For most of my life, people told me that I was shy. They didn’t ask if I was shy. They didn’t suggest that I might be shy. They were sure. It was obvious. And I didn’t have a way of telling them that it wasn’t true, so, outwardly, I agreed with them, even though inwardly I disagreed.

Now, finally, I know how to explain, so now I can say what I always thought.

I am not shy.

If you met me and told me I was shy, the conversation might go like this:

I’m not shy; I suffer from social anxiety.

What’s social anxiety?

Basically, it’s a fear of other people and especially of their thoughts.

Isn’t that the same as shyness?

No. Shyness is a characteristic that people are born with. Most people grow out of it at some stage in their lives; others don’t. Social anxiety appears later on, usually in adolescence. It envelopes the sufferer, masking their real personality.

So they’re two completely different animals.

No. Because most people with social anxiety have always been shy, and their social anxiety developed out of their shyness.

And you’re saying that you’re different?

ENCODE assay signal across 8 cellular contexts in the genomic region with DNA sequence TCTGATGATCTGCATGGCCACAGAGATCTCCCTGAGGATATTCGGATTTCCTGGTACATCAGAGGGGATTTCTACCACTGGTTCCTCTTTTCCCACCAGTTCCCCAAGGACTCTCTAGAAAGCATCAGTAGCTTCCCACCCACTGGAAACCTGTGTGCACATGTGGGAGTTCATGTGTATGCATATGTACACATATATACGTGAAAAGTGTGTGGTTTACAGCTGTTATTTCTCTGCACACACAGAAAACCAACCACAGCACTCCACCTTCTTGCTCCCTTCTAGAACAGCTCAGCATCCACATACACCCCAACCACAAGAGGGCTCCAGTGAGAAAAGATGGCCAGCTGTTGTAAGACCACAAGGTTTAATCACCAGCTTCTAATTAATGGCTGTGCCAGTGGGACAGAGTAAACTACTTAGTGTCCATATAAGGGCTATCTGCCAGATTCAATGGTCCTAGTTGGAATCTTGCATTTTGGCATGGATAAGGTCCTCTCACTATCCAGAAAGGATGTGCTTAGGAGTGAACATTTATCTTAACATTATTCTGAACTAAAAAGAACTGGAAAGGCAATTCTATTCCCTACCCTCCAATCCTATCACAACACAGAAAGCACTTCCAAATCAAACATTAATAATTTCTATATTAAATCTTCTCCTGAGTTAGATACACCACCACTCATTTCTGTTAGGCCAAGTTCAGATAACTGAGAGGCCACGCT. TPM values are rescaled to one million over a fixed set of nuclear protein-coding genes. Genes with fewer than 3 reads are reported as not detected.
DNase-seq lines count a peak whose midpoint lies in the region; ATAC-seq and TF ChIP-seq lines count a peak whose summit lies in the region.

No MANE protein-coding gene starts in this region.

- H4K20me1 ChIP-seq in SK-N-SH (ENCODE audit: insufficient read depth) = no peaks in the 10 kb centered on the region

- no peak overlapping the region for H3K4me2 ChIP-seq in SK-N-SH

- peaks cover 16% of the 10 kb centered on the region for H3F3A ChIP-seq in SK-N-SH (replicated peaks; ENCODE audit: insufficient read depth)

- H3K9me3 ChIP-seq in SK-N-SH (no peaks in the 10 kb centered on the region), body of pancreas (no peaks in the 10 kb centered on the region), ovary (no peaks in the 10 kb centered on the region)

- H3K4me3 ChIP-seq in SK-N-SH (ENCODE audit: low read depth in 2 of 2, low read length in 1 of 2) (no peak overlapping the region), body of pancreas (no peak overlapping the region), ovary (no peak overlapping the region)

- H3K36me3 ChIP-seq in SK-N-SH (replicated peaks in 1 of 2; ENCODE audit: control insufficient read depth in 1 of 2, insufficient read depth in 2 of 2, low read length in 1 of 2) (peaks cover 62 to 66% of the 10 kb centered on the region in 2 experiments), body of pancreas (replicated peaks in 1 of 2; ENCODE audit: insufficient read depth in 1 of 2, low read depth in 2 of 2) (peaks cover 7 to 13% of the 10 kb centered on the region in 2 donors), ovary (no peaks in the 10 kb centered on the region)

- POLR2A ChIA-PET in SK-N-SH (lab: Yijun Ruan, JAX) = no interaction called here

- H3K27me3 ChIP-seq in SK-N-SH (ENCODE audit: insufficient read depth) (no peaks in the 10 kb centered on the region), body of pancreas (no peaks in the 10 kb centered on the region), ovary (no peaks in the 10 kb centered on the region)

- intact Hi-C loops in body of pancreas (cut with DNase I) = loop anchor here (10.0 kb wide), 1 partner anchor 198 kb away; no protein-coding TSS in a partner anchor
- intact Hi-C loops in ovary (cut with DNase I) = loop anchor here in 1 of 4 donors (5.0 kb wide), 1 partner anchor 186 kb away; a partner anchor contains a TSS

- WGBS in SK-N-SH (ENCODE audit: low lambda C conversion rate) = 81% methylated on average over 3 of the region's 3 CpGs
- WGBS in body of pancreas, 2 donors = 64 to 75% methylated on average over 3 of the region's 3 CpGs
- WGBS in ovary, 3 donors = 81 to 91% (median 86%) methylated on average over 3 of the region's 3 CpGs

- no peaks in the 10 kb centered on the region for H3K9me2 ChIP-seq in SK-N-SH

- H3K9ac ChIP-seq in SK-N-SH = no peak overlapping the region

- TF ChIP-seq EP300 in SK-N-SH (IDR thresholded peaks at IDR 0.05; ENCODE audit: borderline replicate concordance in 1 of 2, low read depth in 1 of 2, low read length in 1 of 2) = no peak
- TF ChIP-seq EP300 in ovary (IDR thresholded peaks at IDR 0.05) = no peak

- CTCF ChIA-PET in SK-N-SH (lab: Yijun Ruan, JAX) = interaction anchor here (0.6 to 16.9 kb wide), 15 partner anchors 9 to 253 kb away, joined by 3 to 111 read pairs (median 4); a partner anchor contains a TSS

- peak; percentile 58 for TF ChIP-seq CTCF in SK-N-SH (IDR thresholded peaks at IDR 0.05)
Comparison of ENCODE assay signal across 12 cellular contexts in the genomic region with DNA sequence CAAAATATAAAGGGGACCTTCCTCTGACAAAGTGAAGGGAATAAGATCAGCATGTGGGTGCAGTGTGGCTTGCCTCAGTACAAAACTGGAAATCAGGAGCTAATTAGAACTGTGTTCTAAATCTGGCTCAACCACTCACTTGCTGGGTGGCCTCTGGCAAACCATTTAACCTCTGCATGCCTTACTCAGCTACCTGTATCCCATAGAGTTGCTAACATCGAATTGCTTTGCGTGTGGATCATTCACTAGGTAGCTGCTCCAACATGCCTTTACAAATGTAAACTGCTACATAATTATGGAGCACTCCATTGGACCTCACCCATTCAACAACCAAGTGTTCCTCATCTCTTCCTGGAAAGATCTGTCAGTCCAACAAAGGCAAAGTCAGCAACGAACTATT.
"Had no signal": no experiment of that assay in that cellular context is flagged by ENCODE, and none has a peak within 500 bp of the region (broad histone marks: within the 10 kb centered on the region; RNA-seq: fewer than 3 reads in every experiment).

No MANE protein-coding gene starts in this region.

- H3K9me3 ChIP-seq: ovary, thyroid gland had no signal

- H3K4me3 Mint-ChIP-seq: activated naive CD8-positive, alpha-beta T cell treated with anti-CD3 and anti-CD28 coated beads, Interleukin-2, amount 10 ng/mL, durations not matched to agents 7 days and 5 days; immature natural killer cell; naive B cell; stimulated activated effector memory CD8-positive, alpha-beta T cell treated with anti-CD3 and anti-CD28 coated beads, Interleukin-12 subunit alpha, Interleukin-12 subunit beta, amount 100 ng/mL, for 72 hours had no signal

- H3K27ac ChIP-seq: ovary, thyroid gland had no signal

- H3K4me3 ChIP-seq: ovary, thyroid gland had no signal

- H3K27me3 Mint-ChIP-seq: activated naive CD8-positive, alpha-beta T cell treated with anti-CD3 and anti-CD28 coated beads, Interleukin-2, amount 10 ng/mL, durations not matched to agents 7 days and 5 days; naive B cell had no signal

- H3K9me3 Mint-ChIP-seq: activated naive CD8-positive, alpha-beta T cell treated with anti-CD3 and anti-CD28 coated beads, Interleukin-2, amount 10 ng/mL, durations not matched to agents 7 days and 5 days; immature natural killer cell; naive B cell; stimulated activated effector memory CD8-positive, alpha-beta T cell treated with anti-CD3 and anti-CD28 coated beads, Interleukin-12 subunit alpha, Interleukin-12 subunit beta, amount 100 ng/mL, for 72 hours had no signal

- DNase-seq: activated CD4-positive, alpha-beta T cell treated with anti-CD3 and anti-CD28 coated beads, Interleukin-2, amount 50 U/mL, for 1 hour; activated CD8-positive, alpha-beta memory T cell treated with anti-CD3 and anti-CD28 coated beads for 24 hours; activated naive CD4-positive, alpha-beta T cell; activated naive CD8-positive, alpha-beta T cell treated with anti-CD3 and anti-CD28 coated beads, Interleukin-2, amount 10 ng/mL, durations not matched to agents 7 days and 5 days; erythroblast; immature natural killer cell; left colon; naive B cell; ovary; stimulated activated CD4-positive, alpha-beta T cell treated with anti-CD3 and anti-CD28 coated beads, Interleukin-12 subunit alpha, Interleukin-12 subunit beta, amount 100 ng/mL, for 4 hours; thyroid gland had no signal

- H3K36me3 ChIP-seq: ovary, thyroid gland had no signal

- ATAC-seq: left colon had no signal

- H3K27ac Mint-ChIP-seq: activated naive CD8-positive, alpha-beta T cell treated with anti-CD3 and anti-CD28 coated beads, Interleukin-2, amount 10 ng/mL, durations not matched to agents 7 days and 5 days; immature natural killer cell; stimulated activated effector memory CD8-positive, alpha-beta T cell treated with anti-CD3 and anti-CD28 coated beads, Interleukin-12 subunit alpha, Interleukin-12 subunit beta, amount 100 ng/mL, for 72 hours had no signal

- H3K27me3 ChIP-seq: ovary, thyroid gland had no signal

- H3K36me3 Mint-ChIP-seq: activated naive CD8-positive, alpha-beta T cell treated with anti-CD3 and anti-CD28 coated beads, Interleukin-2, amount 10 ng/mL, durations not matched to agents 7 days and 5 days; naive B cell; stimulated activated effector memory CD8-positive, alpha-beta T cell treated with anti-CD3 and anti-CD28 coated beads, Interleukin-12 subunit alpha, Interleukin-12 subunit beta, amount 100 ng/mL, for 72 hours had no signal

Yes. I’ve never been shy. As a child, I was anything but. And if you’d met me first on the dance floor or performing on a stage in front of you, you wouldn’t have suspected me of being shy – unless you tried to talk to me.

Once, I participated in a course that included giving a short presentation. The course instructor couldn’t make me out. I’d hardly said anything during the group discussions, and yet I gave my presentation with no sign of nerves. He called me an enigma. I was an enigma to myself until I discovered the term social anxiety.

In fact, the conversation wouldn’t go like that, because I wouldn’t be able to say that. And so you would go away “knowing” that I’m shy. But I’m not. Really I’m not.

Tune in again, keep in touch and don’t suffer in silence.

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